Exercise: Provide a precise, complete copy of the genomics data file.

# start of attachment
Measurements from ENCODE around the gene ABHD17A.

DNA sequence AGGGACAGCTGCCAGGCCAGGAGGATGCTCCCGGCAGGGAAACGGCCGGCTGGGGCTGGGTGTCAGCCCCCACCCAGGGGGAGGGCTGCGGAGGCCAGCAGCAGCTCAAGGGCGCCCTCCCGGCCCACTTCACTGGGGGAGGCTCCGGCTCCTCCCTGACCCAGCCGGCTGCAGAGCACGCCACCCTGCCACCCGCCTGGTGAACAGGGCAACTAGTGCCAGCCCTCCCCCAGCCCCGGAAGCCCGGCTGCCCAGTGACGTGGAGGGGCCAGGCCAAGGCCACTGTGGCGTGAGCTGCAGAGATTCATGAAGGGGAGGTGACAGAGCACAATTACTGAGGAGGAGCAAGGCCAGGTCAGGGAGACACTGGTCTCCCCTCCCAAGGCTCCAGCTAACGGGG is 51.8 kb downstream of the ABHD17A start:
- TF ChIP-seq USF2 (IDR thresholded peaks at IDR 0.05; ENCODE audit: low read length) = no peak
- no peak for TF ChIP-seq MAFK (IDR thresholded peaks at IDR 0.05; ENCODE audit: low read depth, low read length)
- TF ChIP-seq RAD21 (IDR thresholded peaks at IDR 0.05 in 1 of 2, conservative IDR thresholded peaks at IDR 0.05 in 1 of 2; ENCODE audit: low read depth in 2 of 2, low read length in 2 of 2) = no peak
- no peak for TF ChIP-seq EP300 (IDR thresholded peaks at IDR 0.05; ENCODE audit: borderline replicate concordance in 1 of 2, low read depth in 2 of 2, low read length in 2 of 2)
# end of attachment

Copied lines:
Measurements from ENCODE around the gene ABHD17A.

DNA sequence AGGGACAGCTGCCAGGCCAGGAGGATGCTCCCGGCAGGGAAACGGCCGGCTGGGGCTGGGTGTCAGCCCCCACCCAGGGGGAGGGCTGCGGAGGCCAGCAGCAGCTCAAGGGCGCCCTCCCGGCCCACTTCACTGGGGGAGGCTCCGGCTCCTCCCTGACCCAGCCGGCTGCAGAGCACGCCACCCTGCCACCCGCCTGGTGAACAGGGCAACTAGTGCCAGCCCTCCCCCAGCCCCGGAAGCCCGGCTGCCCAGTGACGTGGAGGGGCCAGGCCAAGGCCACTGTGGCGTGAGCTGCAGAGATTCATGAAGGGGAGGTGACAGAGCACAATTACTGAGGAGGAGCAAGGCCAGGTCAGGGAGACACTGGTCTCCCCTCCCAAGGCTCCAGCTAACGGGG is 51.8 kb downstream of the ABHD17A start:
- TF ChIP-seq USF2 (IDR thresholded peaks at IDR 0.05; ENCODE audit: low read length) = no peak
- no peak for TF ChIP-seq MAFK (IDR thresholded peaks at IDR 0.05; ENCODE audit: low read depth, low read length)
- TF ChIP-seq RAD21 (IDR thresholded peaks at IDR 0.05 in 1 of 2, conservative IDR thresholded peaks at IDR 0.05 in 1 of 2; ENCODE audit: low read depth in 2 of 2, low read length in 2 of 2) = no peak
- no peak for TF ChIP-seq EP300 (IDR thresholded peaks at IDR 0.05; ENCODE audit: borderline replicate concordance in 1 of 2, low read depth in 2 of 2, low read length in 2 of 2)